Creating Patient-Centric Rooms
While whiteboards have been the standard in numerous healthcare facilities, electronic equivalents can offer vital information to both patients and clinical staff. However, integrating electronic boards requires careful consideration of space and infrastructure. One important aspect to bear in mind is whether these electronic boards should be accessible inside or outside a patient’s room. This decision can significantly impact their effectiveness and convenience for patients and medical personnel.
Principles for Designing Digital-First Healthcare
Base Design Off the Physical-Digital Journey
Enhancing a better patient experience requires an in-depth understanding of the overall health journey. Healthcare architects must grasp the workflow of clinicians and their interactions with patients, in both online and onsite settings. By understanding these dynamics, architects can develop healthcare facilities that are optimized for the best possible experience.
Alignment of Space, Services, and Digital Engagement
An exceptional experience, regardless of the context, is the seamless blend of place, service, and engagement. By utilizing analytics, healthcare facilities and architects can collaborate to identify pain points and preferences in the patients’ journey. This process provides valuable insights for designing spaces and interactions that enhance the overall patient experience and ensure a harmonious blend of all essential elements.
Data-Driven Decision Making
The integration of data analytics and evidence-based design principles can inform exceptional design performance in a healthcare setting, transcending mere aesthetics. By leveraging these insights, layouts and workflows can be optimized with specific goals and areas for improvement in mind, resulting in the creation of valuable healthcare experiences. This approach ensures that the design of healthcare facilities is not only visually appealing but also effectively supports the desired outcomes and enhances the overall experience for patients and medical professionals alike.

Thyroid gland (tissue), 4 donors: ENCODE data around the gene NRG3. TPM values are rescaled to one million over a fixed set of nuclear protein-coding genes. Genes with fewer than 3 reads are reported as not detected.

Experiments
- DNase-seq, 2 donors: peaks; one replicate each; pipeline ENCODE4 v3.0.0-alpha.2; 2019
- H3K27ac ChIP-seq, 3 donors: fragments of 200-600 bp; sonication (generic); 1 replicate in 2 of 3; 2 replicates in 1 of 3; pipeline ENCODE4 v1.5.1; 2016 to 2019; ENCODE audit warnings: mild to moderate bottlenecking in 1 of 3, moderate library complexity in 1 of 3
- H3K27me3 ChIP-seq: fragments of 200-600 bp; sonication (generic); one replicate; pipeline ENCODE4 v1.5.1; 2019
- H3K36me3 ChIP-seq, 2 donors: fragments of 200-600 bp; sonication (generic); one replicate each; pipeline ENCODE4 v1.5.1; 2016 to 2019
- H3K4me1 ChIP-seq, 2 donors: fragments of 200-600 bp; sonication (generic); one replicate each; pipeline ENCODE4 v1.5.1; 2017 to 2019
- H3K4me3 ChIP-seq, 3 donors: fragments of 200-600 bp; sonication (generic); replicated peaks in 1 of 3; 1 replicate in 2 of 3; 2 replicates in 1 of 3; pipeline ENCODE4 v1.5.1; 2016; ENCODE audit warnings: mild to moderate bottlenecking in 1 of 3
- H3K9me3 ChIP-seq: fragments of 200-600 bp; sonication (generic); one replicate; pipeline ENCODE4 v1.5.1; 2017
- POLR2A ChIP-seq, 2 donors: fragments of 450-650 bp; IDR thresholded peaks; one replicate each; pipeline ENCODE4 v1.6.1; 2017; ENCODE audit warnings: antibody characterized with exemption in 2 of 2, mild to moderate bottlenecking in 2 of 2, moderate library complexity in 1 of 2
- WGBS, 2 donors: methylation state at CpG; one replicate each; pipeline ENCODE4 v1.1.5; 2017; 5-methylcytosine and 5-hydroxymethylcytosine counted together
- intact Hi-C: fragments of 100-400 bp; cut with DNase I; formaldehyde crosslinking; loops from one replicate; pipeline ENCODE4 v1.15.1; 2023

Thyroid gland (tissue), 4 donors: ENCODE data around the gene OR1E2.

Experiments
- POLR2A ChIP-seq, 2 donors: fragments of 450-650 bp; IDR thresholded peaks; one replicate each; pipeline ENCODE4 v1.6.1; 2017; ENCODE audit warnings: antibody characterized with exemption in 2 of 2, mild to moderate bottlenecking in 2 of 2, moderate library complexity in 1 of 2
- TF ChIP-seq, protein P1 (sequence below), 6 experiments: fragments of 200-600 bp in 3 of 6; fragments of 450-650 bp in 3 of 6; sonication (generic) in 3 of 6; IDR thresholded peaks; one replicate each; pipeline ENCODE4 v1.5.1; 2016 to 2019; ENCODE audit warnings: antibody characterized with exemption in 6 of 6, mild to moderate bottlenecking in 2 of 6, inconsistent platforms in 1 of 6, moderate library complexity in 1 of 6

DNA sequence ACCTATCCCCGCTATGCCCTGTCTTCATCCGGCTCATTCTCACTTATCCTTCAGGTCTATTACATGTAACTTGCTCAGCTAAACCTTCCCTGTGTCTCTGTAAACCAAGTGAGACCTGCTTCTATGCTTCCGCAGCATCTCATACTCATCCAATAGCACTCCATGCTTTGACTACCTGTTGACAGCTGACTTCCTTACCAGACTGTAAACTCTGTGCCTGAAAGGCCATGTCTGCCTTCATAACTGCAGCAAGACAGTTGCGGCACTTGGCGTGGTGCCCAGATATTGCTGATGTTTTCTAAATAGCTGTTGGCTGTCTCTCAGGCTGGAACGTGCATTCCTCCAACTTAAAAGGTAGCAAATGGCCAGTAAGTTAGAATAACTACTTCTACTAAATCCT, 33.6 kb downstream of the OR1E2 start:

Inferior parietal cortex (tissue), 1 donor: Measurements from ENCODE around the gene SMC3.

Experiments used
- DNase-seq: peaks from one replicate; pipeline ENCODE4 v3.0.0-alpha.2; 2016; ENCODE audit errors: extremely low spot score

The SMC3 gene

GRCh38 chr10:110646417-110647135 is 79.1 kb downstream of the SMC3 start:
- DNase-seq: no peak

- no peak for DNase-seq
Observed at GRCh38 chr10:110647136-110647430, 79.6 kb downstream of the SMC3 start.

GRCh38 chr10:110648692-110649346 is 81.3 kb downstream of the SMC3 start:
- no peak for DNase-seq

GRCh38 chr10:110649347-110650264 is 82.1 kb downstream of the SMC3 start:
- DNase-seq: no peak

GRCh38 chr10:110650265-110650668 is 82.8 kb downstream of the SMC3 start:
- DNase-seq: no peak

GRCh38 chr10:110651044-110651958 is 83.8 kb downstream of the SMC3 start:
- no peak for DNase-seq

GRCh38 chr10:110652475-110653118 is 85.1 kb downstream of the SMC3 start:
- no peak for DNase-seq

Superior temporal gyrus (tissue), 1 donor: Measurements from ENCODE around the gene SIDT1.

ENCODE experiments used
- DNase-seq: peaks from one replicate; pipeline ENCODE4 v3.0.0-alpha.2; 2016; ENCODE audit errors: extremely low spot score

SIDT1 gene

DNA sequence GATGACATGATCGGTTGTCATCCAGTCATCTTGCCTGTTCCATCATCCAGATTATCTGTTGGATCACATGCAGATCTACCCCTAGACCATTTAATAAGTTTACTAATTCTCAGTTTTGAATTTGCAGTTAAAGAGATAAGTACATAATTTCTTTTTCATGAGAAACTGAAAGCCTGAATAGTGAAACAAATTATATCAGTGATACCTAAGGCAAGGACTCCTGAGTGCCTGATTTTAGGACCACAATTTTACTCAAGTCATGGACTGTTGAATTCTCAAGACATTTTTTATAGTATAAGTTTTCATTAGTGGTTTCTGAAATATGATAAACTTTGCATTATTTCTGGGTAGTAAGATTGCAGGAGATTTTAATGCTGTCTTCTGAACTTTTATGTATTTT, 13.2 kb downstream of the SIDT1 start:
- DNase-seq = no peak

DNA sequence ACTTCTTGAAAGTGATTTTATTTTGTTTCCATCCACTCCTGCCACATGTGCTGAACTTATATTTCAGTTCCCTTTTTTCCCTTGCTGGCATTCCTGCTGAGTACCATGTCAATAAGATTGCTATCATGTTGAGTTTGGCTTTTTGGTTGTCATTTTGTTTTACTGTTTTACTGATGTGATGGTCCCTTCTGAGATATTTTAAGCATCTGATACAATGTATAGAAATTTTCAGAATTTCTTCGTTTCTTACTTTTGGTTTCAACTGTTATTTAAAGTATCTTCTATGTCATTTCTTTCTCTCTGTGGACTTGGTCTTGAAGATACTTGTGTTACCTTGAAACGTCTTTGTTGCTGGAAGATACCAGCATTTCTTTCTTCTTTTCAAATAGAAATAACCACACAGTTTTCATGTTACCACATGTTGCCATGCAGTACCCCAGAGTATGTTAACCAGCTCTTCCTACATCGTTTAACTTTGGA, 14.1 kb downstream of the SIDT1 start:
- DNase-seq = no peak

Improve Brand Differentiation
In healthcare, patients recall their experiences at a facility much like any other consumer experience. These memories start from the first touchpoint and continue through discharge, leaving lasting impressions, whether positive or negative.
To create standout experiences that differentiate a healthcare facility from its competitors, it is crucial to align the physical and digital aspects of the patient journey seamlessly. Ensuring a cohesive and integrated experience across both realms enhances overall patient satisfaction and fosters a positive and memorable encounter with the healthcare facility.
Future Healthcare Technology Is Integrated, Not Added